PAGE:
Puebla, Mexico, March 2 2017 (venezuelanalysis.com) – Venezuelan President Nicolas Maduro announced Wednesday plans to expand his government’s flagship anti-scarcity program to cover 6 million families.
“I want us to take a firm step, and to think big,” Maduro told state media.
The program, the Local Provision and Production Committees (CLAPs) currently cover 5,734,705 households across the country, according to government figures. Maduro said his government aims to reach the goal of 6 million by March 12. That date will mark the one year anniversary of the founding of the CLAPs.
The announcement was made while Maduro was attending the inauguration of a new CLAP packaging centre in Sucre state. Maduro said the new facility will produce over 80,000 packages of basic food goods every month. He continued by stating he hoped to see more social movements and communal councils aid the government in distribution.
“I want the month of March to be the month of the productive revolution for all the CLAPs registered across the country,” he said.
He added that more variety of products will be included in CLAP bags in the future. According to the president, the government recently secured a deal with domestic fisheries to provide 150 tonnes of canned sardines a day for CLAP networks.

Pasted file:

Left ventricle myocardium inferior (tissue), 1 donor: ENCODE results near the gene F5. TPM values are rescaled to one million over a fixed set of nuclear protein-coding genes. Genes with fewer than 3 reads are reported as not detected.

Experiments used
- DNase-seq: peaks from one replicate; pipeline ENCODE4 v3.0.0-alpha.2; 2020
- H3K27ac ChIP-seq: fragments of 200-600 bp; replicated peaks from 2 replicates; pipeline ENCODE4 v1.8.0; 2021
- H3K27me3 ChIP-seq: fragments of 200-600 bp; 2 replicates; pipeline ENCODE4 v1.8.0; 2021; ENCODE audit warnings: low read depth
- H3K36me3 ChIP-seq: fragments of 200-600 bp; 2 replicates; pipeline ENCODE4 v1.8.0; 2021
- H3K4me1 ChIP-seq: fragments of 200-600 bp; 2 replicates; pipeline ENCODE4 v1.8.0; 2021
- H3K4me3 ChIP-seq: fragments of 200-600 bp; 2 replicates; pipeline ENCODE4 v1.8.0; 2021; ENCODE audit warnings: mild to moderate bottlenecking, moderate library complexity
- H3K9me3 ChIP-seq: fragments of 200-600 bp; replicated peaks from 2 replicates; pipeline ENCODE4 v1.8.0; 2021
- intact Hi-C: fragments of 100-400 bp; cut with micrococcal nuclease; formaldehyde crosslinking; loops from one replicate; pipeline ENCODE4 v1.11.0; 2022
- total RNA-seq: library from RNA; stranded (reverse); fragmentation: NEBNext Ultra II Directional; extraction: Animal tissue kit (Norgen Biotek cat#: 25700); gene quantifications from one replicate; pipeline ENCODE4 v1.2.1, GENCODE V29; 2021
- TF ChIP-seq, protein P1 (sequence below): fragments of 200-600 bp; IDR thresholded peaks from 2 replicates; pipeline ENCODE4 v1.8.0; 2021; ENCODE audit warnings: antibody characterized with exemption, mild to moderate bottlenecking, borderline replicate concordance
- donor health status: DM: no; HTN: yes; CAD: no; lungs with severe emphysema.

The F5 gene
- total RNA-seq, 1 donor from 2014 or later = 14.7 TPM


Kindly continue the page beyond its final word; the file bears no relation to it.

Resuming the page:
What are the CLAPs?
The CLAP program is an arrangement between the government and grassroots groups aimed at distributing subsidised food and other basic household goods to low income Venezuelan households.
“The CLAPs are an advance in terms of state’s organisational capacity to have food arrive more effectively house-by-house in each communal council,” the National Communal Network’s Atenea Jimenez said earlier this year.
While Venezuela’s commune movement largely supports the CLAPs, the opposition has long claimed the program discriminates against households that don’t support the government. According to the government, the CLAPs have reduced hunger and food scarcity across the country.
Venezuela’s scarcity problem
For years, Venezuelan consumers have been hit with scarcity of goods ranging from coffee to rice, and medicine to replacement parts for vehicles. Although many of these products can be found in private markets, they are often sold at a price that is prohibitive for ordinary Venezuelans and which flouts government price control regulations.
While the country’s opposition blames the scarcity on government policies such as the controlled currency exchange system, Maduro has blamed sabotage by politically motivated private businesses.
Last week, a survey conducted by a group of Venezuelan universities concluded over 30 percent of the population are living off two or less meals a day. The ENCOVI survey authors also claimed the national poverty rate has increased from 73 percent to nearly 82 percent over the past year. Maduro is yet to respond to the claims, though in previous years the government has dismissed the ENCOVI survey as unreliable, and based on anecdotal evidence.
“These [results] contrast with the scientifically proven figures of the National Institute of Statistics (INE) that show that 95 percent of Venezuelans eat three or more times a day,” state media outlet AVN reported in 2016.